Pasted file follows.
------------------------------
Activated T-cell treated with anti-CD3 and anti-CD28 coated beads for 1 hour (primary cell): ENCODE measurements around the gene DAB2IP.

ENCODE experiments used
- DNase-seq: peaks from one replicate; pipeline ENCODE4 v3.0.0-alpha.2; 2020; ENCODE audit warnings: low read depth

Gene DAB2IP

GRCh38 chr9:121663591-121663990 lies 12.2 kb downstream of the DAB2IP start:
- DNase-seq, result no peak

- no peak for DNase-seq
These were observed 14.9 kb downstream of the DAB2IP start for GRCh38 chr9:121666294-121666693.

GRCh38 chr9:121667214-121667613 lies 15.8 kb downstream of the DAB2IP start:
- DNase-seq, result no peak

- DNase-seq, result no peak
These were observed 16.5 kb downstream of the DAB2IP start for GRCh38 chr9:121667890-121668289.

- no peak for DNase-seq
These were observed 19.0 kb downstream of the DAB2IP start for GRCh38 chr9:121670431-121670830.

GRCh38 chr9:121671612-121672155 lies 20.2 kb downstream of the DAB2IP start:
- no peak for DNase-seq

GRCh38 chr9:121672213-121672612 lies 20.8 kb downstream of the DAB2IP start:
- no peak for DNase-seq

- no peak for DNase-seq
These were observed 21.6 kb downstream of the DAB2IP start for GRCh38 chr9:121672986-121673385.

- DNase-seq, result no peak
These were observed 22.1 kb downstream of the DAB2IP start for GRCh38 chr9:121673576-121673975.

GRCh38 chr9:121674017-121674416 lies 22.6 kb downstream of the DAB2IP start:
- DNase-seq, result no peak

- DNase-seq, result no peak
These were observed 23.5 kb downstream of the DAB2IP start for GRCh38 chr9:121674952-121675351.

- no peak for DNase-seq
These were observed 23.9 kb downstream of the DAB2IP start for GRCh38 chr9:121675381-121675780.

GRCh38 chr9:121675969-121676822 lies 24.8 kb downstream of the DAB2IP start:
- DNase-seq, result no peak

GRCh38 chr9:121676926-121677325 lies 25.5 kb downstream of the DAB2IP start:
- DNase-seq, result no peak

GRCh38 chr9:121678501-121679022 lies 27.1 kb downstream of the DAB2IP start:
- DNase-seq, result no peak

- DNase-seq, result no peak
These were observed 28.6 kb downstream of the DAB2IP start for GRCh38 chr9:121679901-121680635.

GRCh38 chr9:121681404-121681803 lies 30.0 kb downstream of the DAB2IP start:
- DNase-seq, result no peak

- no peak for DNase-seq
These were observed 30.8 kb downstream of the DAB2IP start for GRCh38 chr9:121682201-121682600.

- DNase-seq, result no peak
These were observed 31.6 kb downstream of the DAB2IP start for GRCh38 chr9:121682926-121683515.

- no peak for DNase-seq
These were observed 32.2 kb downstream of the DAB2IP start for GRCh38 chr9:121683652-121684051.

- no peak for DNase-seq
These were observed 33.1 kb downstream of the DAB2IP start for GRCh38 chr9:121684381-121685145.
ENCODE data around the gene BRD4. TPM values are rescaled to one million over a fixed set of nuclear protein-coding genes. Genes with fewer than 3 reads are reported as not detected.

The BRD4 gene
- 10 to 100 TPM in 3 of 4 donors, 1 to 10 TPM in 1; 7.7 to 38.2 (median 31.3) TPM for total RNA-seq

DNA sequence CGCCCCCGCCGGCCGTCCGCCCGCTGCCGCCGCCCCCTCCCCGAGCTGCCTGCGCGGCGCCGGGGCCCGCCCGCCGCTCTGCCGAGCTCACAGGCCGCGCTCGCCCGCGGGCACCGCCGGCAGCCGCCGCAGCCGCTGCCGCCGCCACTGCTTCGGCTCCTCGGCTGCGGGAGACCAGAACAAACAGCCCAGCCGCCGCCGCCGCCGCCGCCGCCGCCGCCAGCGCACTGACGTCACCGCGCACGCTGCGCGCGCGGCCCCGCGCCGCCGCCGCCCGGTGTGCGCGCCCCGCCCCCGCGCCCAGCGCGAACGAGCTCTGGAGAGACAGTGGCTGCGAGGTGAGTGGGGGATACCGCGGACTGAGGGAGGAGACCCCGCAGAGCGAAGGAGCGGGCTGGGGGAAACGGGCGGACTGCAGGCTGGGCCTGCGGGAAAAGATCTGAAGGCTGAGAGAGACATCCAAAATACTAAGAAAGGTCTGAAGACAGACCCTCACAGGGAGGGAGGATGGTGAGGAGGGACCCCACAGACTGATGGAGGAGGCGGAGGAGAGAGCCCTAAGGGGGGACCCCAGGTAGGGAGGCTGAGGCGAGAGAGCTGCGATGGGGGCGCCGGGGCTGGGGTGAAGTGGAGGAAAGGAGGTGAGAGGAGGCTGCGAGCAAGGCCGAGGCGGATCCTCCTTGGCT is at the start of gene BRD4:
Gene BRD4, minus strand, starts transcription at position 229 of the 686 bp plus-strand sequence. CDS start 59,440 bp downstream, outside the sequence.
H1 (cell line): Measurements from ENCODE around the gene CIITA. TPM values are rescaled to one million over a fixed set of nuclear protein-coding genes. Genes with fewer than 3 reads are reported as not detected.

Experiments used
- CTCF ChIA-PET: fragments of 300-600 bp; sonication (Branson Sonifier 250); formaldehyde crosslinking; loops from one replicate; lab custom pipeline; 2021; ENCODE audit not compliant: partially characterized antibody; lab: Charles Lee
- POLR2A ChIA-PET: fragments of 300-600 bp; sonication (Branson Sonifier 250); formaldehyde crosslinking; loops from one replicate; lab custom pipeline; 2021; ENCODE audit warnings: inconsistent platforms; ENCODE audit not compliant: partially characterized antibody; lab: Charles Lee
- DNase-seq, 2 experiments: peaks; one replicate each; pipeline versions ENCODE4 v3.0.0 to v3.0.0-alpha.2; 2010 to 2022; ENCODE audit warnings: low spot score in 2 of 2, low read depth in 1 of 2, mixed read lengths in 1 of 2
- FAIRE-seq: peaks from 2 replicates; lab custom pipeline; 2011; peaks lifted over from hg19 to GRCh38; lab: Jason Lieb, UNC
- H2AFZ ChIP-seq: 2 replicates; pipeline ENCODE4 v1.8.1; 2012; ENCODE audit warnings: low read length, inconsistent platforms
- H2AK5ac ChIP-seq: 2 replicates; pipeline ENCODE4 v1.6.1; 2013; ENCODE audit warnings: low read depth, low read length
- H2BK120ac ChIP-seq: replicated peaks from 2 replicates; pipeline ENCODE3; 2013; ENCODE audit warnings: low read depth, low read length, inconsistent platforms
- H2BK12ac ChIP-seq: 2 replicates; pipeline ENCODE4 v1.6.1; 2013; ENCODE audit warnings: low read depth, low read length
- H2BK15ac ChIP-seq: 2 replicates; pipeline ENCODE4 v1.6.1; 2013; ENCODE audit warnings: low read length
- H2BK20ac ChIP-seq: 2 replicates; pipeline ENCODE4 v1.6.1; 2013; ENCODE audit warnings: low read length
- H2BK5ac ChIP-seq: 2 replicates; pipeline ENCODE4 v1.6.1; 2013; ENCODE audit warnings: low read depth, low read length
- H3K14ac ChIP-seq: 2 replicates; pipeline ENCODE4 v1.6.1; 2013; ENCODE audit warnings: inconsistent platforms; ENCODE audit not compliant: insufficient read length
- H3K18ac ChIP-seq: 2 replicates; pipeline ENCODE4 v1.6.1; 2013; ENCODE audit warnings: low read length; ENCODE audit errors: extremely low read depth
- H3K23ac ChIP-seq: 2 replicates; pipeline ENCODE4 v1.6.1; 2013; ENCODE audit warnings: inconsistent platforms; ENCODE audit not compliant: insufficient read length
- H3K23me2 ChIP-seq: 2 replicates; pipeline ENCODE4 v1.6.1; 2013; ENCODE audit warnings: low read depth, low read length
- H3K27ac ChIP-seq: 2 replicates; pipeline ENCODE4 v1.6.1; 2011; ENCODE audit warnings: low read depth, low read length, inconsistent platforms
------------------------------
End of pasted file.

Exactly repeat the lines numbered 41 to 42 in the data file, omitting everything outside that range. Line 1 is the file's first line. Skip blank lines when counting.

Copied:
- DNase-seq, result no peak
These were observed 31.6 kb downstream of the DAB2IP start for GRCh38 chr9:121682926-121683515.